A friend shared this picture on Facebook this morning and I began to share it and write a little commentary. I quickly realised my rant was too long for a medium which is only slightly better than the 140-character Twitter medium. So I’ll write it here instead.
This picture isn’t just about teaching kids to grow food (or cook or budgeting or a host of other important skills which aren’t taught so well or at all in schools). It’s about what we consider in our societies to be important and worthy.
I believe our societies will remain corrupt and morally wrong until we equate farmers with doctors.
It sounds outrageous and it is a principle I’m advocating – not ignoring all the other important jobs out there – that we think intelligence, qualifications, money and power are honourable and admirable qualities to be pursued at all costs.
In the UK foreigners are blamed for taking all our ‘low-paid’ jobs. Just a day or two ago it was headline news on BBC Radio 4 – the ‘Guardian or New York Times’ of the British airwaves – that immigration was up greater than Government targets and more foreigners were taking our ‘low-paid jobs’. But the fact is that it is the other way around – employers just can’t persuade British people to clean toilets, stack shelves, clear our rubbish and so on so they go to people abroad who don’t have such snobbery.No one believes it is a good thing for their teenager to go into farming, waste management or working in Tescos. Their child is ‘better than that’.
For the last couple of years when I taught in a UK school I would go out to the playground most break times and pick up the rubbish our students were throwing away. I’d been inspired by visits to LAMB in Bangladesh and seeing how kids and staff cleaned the whole school every day after school – even the oldest teenagers had roles – and no one considered it ‘beneath them’. Even the chief Medical Director’s daughters cleaned floors like everyone else. I was also inspired by Danny Wallace’s Random Acts of Kindness. So, without a song and a dance about it, I’d go out every break time I could manage and clean up the masses of rubbish the kids dropped nonchalantly every day as they munched through sweets, crisps, chocolate and cans of coke.
Some thought I was a ‘dirty bugger’ for doing it. Others – including fellow teachers – were horrified that I was being so disgusting. General opinion was that a teacher shouldn’t do things like that and that it should be the cleaners who do it. As though I was better than a cleaner! I was told by one of my older students that I was ‘demeaning’ myself. Thankfully, I enjoyed a damned good reputation among the kids and those who would have tried to spread rumours about me and generally castigate me found themselves alone and muted. I continued to be well liked by most of my kids.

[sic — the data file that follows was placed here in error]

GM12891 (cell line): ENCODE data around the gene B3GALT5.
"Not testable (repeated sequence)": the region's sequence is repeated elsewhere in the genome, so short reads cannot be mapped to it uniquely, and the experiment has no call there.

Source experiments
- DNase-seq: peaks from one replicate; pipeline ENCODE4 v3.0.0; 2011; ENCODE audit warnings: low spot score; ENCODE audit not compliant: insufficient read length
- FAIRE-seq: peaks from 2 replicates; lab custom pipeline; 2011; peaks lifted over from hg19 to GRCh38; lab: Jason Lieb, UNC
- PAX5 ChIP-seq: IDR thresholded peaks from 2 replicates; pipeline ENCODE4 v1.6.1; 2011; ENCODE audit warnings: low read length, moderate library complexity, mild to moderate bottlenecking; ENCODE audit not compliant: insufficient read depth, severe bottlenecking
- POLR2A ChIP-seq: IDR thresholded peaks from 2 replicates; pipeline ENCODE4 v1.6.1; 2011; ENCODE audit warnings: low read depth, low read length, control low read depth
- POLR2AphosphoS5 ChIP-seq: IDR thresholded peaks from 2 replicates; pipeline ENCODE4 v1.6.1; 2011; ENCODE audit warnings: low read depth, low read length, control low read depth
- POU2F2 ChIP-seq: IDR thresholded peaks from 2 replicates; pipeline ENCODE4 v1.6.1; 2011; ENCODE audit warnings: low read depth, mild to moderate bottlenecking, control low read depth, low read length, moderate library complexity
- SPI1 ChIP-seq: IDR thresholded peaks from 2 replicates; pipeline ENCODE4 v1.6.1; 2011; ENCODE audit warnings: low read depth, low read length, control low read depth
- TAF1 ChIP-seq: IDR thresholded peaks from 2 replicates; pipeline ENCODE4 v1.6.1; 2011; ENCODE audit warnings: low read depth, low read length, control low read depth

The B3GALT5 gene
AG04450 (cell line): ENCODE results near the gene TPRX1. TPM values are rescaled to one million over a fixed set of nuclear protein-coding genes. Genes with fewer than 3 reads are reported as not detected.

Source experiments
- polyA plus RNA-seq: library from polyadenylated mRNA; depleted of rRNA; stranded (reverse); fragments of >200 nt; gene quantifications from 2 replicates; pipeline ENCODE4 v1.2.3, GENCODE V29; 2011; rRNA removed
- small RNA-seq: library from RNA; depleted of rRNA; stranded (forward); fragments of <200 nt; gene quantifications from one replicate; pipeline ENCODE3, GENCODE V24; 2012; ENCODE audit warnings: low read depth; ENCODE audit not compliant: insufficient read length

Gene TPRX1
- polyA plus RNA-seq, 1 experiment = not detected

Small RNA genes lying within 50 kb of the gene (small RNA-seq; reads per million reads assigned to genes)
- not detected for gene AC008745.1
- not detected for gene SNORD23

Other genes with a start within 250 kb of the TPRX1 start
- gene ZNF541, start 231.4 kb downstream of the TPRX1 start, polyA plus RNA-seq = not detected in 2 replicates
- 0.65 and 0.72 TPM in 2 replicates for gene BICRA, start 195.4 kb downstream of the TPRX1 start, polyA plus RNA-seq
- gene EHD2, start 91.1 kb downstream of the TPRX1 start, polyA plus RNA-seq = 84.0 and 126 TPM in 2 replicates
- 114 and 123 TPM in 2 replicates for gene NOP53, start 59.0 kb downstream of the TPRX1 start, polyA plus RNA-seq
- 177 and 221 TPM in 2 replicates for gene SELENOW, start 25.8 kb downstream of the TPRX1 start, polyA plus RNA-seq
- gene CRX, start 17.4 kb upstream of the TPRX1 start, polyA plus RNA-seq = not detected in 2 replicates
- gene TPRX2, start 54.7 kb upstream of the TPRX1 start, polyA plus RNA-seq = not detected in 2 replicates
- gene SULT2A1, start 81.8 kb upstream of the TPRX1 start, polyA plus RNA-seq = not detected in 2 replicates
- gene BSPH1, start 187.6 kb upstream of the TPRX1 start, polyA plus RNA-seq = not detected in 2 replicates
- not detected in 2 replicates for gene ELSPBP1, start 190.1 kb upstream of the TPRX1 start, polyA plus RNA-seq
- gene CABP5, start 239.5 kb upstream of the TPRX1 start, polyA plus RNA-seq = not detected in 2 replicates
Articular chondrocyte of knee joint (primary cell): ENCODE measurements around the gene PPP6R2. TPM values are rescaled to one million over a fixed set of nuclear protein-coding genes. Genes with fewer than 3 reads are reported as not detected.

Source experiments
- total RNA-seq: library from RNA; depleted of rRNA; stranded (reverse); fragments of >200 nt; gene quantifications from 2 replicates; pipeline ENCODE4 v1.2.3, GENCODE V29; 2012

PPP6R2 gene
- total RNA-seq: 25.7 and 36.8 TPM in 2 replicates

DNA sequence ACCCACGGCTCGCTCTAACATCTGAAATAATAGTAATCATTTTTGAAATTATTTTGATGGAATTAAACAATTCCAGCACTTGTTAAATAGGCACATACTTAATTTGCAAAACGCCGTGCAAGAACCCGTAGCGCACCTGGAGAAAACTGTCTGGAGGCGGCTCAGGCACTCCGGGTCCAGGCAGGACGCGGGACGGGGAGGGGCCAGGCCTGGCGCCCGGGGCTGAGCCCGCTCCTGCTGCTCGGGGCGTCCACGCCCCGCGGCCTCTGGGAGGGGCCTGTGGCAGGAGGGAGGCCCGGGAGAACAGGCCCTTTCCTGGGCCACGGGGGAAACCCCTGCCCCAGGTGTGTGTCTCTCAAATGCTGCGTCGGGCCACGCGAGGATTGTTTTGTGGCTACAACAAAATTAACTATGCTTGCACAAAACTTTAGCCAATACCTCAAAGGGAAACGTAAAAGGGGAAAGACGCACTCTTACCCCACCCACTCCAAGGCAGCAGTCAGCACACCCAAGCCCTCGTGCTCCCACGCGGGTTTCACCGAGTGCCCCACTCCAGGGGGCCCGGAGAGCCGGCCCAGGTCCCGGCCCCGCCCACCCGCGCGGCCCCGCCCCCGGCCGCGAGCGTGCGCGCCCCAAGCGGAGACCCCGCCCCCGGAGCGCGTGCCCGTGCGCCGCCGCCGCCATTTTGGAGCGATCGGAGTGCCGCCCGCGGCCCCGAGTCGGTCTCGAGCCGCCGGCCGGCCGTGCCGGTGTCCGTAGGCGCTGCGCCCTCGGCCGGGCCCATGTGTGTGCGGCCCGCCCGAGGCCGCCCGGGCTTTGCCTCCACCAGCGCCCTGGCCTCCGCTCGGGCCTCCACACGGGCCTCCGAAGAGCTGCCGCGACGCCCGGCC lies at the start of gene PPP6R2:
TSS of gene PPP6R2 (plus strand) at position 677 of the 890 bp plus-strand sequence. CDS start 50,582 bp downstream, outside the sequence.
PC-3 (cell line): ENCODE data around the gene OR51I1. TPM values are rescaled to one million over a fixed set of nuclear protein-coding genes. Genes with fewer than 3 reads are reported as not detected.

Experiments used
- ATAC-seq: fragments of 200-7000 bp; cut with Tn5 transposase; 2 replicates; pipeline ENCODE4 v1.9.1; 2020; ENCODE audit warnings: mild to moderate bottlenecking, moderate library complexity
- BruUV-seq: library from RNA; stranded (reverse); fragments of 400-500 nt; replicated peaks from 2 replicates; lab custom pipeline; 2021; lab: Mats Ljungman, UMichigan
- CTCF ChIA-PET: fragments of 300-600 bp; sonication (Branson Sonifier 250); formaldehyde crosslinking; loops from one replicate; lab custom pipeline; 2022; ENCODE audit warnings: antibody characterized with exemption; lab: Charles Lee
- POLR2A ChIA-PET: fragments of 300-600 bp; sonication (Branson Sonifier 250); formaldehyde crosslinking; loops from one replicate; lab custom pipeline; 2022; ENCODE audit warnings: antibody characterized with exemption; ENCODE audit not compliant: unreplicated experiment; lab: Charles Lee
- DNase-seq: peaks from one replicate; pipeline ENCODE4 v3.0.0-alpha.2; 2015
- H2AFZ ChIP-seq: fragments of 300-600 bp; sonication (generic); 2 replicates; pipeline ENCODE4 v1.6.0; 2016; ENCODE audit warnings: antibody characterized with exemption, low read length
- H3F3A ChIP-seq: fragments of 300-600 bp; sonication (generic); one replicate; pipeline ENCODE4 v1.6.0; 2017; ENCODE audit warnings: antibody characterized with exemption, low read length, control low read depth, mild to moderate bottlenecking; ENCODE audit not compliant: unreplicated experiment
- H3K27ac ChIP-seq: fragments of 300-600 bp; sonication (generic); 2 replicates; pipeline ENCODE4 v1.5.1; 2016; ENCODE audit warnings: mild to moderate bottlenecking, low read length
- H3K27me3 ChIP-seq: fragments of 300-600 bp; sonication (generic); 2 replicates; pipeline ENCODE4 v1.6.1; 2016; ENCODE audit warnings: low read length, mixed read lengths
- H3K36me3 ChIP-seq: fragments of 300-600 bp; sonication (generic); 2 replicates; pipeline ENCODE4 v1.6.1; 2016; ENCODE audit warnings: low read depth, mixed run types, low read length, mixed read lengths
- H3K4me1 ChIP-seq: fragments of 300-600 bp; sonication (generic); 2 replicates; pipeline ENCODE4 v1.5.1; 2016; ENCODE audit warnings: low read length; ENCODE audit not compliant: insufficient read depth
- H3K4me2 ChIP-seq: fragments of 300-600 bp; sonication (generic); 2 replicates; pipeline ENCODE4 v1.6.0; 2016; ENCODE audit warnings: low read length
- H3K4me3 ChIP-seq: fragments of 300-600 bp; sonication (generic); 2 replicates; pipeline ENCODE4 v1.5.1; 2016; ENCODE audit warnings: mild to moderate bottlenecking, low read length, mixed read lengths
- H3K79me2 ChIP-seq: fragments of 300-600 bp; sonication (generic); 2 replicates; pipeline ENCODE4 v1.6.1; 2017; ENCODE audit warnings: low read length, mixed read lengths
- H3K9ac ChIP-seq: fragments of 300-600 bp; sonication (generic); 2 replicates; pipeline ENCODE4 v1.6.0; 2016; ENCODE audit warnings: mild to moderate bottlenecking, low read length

But almost none of the kids joined me. Some, sheepishly, would take their own rubbish to the bin and put it there but most carried on dropping rubbish on the floor even though they could see me cleaning up and I could see them dropping it.
I didn’t tell them off. That wasn’t the point of the exercise. It was about showing that all of us are equal and share responsibility to look after our environment. I wasn’t too ‘high up’ to get my hands, literally, dirty.
Even by the age of 11 or 12 (the age these kids started at my school) the idea that some things are ‘beneath dignity’ had been ingrained in these young minds. How appalling! How disgraceful that we teach our children that dignity and respect comes from the power you wield and not from how you conduct yourself in life. Honestly, I think we have ‘demeaned’ our children by allowing this to happen. It needs to stop but I fear it never will.
I want to see our schools teach gardening and a host of other skills because I want children to learn that all jobs are important, all skills to be honoured and that dignity comes from your care for others, your society and your environment and not from your annual salary. Doctors might save lives when something bad happens to our bodies but farmers save lives by producing the food we need. Bin men keep our streets clean so diseases can’t spread. Supermarket staff enable us to obtain the food we need so we don’t starve (which most of us would do if we had to live off our own ability to grow food).
Forgive me if I’ve not mentioned your job. Nor have I praised mine – because that’s precisely the point. How can we have a genuinely equitable society, free of corruption, while we put one person above another?
I’ve written many times before on this blog that the woman I most admire in the world was the woman who was our family ayah – housemaid, cook, cleaner and nanny – who looked after us for more than five years in Bangladesh. Surola was a quiet and humble woman and there was nothing special about her using any of the world’s standard ways of measuring importance. Yet the way this woman conducted herself led me quickly to consider her one of the most influential people in my life. I would hold her estimation of me more dear than all the accolades in the world.
Let’s teach our children gardening – and in doing so, teach them self-worth and to honour and respect all.